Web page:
Easy Peasy, just tested 2018, using in production currently. $query->set( 'meta_query', array( 'relation' => 'OR', array( 'key' => 'custom_meta_key', 'compare' => 'EXISTS' ), array( 'key' => 'custom_meta_key', 'compare' => 'NOT EXISTS' ) ) ); $query->set( 'orderby', 'meta_value title'...


14

As Milo said : $query->set('meta_key', 'wpcf-object-sold-status' ); $query->set('orderby', array('meta_value' => 'ASC', 'date' => 'DESC')); // $query->set('order', 'ASC DESC' ); // not needed Relevant link: https://make.wordpress.org/core/2014/08/29/a-more-powerful-order-by-in-wordpress-4-0/


12

An easier way may be to go through and change the permalink slug on those posts that need it (under the title on the post writing screen) and then just use that for ordering instead of the title. ie. use post_name not post_title for sorting... This would also mean that your permalink may be different if you use %postname% in your permalink structure, ...


12

Try this... $posts = get_posts( array( "orderby"=> "slug", "order" => "ASC", "post_type" => "my-custom-post-type", "posts_per_page" => -1, "fields" => "ids", "meta_query" => array( array( "key" => "ams_park_id", "value" => get_the_ID(), ...


11

'meta_value_num' is not magic, it casts a value as numeric, however, to be properly cast as numeric, a value must be numeric compatible. In OP it's said that the field values are "numeric" but I bet there's something not numeric, e.g. a currency symbol like "10 $" or "$ 10.00", or other symbol like "10-". Also consider that using a thousands separator most ...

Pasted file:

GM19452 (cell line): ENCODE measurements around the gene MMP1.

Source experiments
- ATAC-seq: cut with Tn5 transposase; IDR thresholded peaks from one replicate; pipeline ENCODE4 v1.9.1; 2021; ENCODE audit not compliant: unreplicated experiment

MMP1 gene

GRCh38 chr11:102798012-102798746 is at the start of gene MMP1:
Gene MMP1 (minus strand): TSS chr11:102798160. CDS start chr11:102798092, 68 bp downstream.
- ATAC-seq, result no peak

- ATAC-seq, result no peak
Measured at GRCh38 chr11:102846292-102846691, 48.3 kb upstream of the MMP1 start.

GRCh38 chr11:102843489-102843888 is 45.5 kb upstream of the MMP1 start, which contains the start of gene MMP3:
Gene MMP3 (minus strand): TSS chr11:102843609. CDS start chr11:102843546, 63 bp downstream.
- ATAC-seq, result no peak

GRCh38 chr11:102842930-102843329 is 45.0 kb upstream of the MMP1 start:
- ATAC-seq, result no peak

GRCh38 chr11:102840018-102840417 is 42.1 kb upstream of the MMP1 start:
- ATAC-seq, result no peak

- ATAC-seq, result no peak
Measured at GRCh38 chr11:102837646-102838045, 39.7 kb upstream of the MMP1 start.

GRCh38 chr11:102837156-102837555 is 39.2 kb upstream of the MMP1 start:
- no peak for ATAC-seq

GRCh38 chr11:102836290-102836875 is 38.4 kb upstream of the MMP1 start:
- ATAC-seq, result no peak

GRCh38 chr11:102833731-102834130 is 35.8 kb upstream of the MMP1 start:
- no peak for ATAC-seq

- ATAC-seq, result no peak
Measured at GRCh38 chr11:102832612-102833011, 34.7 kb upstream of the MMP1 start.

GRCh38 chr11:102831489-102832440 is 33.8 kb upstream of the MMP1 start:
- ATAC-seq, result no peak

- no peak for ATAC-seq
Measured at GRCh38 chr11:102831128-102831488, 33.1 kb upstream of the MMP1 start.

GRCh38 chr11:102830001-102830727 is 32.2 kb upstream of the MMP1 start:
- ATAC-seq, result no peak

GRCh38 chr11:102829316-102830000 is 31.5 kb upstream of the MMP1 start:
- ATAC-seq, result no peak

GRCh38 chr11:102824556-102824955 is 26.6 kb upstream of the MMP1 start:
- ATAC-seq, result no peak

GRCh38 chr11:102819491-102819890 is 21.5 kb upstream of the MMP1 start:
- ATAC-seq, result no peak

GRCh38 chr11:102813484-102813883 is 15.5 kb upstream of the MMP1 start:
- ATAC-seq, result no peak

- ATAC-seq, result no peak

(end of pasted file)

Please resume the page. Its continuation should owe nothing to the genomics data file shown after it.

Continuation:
11

This will definitely work....It worked for me... $username = get_the_author_meta( 'login', $author_id ); $args = array( 'post_type' => 'any', 'orderby' => 'date', 'order' => 'DESC', 'suppress_filters' => true, 'tax_query' => array( array( '...


10

It's been too long, but just for the record, you can display the 'menu order' option in the admin, just by including 'page-attributes' in the 'supports' option array. For example: register_post_type( 'columna', array( 'labels' => array( 'name' => __( 'Columnas' ), 'singular_name' => __( 'Columna' ), ),...


10

This method will return all of the posts including those with and without the requested meta_key, but it will do weird things when ordering. add_action('pre_get_posts', 'my_stuff'); function my_stuff ($qry) { $qry->set( 'meta_query', array( 'relation' => 'OR', # Matches to this meta_query should be added to those ...